Officials in Iran plan to move key ministries and state bodies off the public Internet to protect them from cyber-attacks, according to a report.
The move will be the first phase of a project that will ultimately establish a domestic intranet that should be completed within 18 months, the Daily Telegraph reported Sunday. Reza Taghipour, Iran’s telecommunications minister the country was making the move because intelligence information was vulnerable to cyber-attacks from countries hostile to Iran.
“The establishment of the national intelligence network will create a situation where the precious intelligence of the country won’t be accessible to these powers,” Taghipour told a conference on Sunday at Tehran’s Amir Kabir University.
Iran’s critical infrastructure has been the target of cyber-attacks reputedly originating from joint operations involving the United States and Israel, in particular the notorious Flame and Stuxnet malware.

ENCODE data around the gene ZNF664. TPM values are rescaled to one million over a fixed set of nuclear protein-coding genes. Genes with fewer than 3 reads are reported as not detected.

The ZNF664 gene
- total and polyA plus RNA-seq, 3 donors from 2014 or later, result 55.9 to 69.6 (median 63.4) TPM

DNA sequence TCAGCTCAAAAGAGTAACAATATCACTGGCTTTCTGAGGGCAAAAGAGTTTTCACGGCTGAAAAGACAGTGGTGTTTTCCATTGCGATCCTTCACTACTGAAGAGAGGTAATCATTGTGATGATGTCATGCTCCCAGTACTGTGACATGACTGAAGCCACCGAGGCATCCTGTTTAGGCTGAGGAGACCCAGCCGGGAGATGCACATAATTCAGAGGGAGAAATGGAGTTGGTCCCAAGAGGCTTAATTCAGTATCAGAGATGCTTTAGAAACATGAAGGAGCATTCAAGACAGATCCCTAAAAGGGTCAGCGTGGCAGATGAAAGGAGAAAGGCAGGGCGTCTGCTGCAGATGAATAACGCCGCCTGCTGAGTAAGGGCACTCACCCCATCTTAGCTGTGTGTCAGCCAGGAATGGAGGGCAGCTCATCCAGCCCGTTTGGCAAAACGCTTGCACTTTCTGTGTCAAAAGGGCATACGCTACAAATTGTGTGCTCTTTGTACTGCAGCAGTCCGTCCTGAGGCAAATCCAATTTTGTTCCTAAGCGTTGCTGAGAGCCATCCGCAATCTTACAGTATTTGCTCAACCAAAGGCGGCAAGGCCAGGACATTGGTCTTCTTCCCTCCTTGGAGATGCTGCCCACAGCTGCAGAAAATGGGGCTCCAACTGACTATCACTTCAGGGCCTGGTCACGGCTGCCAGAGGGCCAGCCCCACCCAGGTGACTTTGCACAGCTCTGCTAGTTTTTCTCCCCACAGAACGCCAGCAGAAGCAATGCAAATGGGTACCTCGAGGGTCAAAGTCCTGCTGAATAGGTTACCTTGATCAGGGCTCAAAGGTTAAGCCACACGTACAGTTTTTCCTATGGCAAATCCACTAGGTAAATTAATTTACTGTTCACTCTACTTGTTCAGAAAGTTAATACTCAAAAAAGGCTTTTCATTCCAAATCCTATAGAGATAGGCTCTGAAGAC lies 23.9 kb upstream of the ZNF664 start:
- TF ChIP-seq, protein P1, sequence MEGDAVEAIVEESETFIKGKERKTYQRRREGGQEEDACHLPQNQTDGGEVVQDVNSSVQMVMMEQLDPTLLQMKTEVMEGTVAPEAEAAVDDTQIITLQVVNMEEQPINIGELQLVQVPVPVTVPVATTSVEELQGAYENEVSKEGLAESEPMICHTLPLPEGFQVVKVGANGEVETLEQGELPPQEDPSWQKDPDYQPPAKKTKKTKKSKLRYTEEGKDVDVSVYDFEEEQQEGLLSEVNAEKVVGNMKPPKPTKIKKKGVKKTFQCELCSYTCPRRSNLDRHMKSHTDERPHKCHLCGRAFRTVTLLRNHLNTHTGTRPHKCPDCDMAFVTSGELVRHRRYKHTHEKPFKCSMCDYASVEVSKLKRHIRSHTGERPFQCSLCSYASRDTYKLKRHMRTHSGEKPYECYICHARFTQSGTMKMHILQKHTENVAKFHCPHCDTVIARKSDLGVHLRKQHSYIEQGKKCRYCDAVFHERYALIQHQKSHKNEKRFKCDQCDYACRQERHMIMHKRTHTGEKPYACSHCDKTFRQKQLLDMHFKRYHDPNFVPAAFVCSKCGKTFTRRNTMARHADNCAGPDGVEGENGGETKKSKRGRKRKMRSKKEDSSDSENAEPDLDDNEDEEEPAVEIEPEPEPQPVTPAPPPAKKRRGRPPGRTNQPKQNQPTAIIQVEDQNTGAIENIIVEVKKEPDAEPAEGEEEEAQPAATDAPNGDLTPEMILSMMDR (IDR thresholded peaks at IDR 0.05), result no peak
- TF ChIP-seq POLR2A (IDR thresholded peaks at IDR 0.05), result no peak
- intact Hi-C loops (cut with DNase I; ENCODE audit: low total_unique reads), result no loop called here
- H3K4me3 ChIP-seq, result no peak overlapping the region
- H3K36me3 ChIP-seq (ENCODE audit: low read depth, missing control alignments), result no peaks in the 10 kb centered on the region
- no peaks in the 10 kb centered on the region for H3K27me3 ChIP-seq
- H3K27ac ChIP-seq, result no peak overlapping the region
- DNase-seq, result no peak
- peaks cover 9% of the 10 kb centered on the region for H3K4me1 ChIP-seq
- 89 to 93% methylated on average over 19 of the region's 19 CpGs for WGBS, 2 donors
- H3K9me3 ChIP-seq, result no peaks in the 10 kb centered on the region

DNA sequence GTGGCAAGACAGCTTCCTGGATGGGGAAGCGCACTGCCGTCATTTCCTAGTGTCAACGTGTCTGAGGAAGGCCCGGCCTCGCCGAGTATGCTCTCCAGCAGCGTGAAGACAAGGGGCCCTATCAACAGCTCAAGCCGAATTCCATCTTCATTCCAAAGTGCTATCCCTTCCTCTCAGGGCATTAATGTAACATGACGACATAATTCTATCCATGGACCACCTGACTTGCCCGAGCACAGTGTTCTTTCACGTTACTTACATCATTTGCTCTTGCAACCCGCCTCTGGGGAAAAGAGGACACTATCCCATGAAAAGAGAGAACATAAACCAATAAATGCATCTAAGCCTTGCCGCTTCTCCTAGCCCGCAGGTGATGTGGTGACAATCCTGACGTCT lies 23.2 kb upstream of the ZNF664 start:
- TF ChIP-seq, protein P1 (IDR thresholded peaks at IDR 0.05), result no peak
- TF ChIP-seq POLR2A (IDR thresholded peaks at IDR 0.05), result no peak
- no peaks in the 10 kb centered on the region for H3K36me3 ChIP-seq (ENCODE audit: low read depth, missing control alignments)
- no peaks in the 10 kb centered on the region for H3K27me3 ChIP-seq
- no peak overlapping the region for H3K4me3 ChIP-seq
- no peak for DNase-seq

Opponents of the plan have denounced it in the past as a way for the government to curb western influence on the Internet and tightening surveillance of political activists and dissidents online.
Earlier this year, Iran disconnected computer systems at a number of its oil facilities from the Internet in response to a cyber-attack. A source at the National Iranian Oil Company (NIOC) reportedly told Reuters that a virus was detected inside the control systems of Kharg Island oil terminal, which handles the majority of Iran’s crude oil exports. In addition, computer systems at Iran’s Oil Ministry and its national oil company were hit.
Oil Ministry spokesman Ali Reza Nikzad-Rahbar told the Mehr News Agency at the time that the attack had not caused significant damage and the worm had been detected before it could infect systems.